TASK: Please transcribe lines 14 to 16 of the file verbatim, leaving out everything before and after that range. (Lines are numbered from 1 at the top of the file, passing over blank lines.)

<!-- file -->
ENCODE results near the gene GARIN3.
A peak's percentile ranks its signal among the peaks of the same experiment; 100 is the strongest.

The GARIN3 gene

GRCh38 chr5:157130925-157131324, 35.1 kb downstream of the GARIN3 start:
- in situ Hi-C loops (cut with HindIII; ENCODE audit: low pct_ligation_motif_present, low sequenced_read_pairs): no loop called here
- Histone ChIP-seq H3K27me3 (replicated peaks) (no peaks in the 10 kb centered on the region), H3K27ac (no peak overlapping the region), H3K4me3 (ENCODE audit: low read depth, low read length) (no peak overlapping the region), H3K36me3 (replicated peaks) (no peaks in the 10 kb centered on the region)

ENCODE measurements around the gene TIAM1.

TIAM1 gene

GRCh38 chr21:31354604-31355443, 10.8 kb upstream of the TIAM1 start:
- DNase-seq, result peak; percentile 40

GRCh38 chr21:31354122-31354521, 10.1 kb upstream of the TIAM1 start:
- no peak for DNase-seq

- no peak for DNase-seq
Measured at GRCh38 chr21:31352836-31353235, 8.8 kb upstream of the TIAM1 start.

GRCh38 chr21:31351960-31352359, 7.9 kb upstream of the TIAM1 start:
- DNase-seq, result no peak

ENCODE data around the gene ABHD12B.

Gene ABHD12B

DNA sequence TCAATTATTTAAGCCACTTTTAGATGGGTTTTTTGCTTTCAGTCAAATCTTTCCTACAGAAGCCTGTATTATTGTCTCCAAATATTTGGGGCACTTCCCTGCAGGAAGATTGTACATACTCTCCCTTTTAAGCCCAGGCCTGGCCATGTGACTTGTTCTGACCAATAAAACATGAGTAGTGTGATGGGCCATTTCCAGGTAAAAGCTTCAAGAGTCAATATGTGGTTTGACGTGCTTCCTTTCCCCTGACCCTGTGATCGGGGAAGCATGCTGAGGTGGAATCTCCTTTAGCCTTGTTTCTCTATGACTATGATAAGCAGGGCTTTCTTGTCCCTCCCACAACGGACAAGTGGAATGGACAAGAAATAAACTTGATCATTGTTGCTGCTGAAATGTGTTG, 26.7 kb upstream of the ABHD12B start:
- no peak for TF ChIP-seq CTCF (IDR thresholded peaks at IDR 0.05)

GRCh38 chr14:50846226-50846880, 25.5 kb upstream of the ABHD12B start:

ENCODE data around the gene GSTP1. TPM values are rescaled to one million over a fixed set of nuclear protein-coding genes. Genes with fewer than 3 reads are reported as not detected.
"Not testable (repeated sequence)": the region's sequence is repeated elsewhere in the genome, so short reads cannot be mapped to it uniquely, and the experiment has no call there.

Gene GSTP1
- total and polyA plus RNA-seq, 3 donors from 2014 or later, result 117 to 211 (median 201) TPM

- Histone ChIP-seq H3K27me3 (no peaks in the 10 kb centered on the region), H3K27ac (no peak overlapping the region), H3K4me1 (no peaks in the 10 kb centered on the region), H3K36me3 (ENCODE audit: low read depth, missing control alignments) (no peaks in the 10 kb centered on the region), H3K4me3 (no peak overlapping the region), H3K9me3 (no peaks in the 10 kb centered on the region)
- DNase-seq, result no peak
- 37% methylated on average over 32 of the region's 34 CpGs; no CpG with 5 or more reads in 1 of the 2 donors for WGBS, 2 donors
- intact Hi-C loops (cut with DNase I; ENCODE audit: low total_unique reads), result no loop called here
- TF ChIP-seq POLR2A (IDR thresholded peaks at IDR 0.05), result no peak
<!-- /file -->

Measured at GRCh38 chr21:31352836-31353235, 8.8 kb upstream of the TIAM1 start.

GRCh38 chr21:31351960-31352359, 7.9 kb upstream of the TIAM1 start:
- DNase-seq, result no peak